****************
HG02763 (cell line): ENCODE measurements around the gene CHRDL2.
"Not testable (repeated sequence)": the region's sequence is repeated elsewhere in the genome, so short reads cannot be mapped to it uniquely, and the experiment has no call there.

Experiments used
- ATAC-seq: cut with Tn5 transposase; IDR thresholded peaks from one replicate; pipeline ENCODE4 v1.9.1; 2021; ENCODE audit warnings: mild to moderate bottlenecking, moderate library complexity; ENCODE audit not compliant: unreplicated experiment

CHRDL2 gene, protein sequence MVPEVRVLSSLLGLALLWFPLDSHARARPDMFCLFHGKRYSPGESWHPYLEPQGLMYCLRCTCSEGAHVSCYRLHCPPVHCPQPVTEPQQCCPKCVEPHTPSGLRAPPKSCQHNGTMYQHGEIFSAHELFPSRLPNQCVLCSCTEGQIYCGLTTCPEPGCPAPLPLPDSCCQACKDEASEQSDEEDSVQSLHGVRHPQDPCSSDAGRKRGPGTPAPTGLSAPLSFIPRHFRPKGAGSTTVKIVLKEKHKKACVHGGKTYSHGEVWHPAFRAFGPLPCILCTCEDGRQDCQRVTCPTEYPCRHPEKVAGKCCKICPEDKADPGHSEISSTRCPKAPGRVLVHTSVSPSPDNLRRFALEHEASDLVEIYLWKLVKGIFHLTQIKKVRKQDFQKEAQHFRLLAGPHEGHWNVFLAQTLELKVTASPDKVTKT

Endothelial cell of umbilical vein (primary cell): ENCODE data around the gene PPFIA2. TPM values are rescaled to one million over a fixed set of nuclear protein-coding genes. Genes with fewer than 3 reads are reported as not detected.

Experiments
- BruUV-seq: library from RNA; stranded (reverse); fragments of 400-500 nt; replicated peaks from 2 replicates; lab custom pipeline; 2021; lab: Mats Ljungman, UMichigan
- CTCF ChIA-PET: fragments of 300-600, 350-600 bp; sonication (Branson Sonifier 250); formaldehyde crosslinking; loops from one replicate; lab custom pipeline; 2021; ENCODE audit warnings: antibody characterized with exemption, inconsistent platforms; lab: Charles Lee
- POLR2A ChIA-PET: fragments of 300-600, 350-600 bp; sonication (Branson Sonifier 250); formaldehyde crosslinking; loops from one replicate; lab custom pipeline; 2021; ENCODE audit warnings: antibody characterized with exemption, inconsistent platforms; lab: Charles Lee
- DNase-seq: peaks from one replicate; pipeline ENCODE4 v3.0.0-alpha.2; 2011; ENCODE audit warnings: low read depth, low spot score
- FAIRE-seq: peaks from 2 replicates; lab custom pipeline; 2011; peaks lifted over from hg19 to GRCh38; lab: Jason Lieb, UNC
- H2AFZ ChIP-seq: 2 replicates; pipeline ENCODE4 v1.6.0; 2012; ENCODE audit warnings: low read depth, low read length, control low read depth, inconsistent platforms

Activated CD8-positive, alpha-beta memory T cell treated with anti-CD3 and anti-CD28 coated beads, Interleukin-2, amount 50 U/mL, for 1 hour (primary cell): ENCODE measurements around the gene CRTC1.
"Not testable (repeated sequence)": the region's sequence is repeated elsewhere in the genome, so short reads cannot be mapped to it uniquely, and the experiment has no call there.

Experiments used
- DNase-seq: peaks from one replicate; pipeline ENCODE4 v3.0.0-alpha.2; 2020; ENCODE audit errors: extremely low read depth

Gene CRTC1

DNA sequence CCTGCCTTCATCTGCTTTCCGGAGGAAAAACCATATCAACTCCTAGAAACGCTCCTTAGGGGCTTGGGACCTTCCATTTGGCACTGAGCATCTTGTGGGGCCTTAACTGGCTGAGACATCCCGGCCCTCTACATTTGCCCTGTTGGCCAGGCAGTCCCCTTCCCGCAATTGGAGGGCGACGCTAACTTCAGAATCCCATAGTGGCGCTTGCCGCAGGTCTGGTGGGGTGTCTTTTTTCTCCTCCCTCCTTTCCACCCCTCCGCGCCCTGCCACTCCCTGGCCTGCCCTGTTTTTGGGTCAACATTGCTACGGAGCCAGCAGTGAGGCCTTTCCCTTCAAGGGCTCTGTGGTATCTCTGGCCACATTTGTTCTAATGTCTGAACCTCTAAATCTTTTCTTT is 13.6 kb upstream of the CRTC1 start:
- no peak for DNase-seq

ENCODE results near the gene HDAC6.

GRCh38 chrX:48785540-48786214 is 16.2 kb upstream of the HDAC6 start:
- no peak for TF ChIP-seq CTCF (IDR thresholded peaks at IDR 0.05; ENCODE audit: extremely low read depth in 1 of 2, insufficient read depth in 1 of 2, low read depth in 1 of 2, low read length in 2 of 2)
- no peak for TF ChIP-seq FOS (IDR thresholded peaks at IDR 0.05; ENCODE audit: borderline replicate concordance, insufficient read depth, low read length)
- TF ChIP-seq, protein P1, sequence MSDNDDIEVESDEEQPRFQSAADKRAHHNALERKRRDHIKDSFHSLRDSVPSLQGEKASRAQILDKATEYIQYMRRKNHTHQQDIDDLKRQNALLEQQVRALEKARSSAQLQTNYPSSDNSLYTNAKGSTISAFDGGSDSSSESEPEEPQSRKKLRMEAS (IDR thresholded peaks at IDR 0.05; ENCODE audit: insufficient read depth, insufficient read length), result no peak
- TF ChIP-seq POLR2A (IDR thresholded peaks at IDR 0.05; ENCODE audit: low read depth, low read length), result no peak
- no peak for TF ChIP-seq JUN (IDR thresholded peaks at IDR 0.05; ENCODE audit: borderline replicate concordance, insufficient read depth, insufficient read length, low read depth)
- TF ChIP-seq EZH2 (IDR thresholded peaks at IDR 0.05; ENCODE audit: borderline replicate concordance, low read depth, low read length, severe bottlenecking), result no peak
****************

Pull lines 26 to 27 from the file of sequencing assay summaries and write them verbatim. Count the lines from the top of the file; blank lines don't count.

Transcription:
- TF ChIP-seq POLR2A (IDR thresholded peaks at IDR 0.05; ENCODE audit: low read depth, low read length), result no peak
- no peak for TF ChIP-seq JUN (IDR thresholded peaks at IDR 0.05; ENCODE audit: borderline replicate concordance, insufficient read depth, insufficient read length, low read depth)